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"The Iliad" By Homer: Achilles' Wrath

1248 words - 5 pages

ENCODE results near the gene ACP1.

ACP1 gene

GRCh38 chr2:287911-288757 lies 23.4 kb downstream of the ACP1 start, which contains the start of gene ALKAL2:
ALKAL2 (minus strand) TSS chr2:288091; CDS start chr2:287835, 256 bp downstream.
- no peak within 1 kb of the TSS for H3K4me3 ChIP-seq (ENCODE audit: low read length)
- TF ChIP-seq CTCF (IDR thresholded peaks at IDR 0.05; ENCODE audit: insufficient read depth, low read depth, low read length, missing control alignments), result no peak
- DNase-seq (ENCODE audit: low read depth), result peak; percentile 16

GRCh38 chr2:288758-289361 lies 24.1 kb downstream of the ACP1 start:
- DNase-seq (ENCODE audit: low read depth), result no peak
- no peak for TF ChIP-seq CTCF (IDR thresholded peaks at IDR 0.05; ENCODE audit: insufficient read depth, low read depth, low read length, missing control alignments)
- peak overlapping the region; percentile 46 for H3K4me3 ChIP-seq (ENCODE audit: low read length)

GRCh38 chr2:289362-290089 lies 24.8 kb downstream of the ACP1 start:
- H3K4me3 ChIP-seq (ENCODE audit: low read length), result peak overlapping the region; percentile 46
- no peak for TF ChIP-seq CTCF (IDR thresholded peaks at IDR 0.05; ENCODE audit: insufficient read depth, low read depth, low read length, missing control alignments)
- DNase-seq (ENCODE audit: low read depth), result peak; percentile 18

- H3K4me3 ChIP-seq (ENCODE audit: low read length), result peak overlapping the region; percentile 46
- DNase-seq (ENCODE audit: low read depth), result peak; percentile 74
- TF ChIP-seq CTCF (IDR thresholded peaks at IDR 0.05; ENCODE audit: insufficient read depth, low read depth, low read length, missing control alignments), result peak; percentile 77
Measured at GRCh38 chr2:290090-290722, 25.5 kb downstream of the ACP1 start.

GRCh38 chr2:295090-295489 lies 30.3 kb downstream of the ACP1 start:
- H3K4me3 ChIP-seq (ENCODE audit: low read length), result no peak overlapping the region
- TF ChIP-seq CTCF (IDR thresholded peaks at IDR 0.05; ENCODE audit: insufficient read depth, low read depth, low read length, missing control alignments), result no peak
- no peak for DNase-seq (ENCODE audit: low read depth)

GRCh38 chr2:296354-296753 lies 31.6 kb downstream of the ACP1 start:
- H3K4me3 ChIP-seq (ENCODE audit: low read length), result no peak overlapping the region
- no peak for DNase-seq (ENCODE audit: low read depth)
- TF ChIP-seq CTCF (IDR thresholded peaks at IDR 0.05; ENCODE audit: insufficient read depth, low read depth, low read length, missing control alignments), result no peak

Many excerpts from the Iliad by Homer deal with Achilles, but the one that truly sums him up is found in book eighteen, lines one-hundred and eleven to one-hundred and twenty one. This quotation says a lot about the behavior and character of Achilles. It reveals his temperament, attitude, perspectives, duties, and priorities. It highlights the extent to which anger, revenge, pride, and honor play in Achilles' life and, by extension, the entire epic. It also serves as a turning point in the narrative for Achilles, and consequently Hektor, the Trojans, and the Greeks. This excerpt embodies many of the themes of the poem and helps us understand Achilles' character and behavior."Sing, goddess, the anger of Peleus' son Achilleus and its devastation" (1:1-2). These opening lines of the Iliad by Homer really sum up Achilles and the entire epic as well. The Iliad, at first glance, seems to be a twenty-four chapter (book) novel about the Trojan War. Ostensibly the narrative poem is nothing more than a recollection of the events by Homer of the war between the Greeks and Trojans-but in reality it's much more than that. If the Iliad were simply an in-depth historical or mythological recounting of the events of the Trojan War than Homer would have began the epic with the beginning of the war, not during the ninth year of a ten year war. If the Iliad were about the Trojan War, it would have ended with the Trojan horse through which Troy was finally overtaken, or it would have ended with the death of Achilles by Paris. But it ended with Achilles giving permission to Priam to retrieve the body of his son, Hektor, and return it to Troy. Therefore the question arises: What is the crux of the Iliad since it's apparently not about the Trojan War specifically? Although there is no certain answer to this question, it is commonly accepted that the Iliad is essentially about the wrath of Achilles, or as the epic begins-"the anger of Peleus' son Achilleus." The wrath of Achilles plays many pivotal roles in the Iliad. The epic begins with a quarrel between him and Agamemnon-thereby introducing the reader to the anger of Achilles, and ends with his giving into the supplication of Priam for the corpse of Hektor-thereby showing the quenching, or taming of his anger. Since the poem opens and closes with the anger of Achilles, it is clearly the essence of the poem.In book eighteen, lines one-hundred and eleven to one-hundred and twenty one, the anger of Achilles arises once again. "So it was here that the lord of men Agamemnon angered me. Still, we will let all this be a thing of the past, and for all our sorrow beat down by force the anger deeply within us. Now I shall go, to overtake that killer of a dear life, Hektor; then I will accept my own death, at whatever time Zeus wishes to bring it about, and the other immortals…So I likewise, if such is the fate which has been wrought for me, shall lie still, when I am dead. Now I must win excellent glory."(18:111-121) In...

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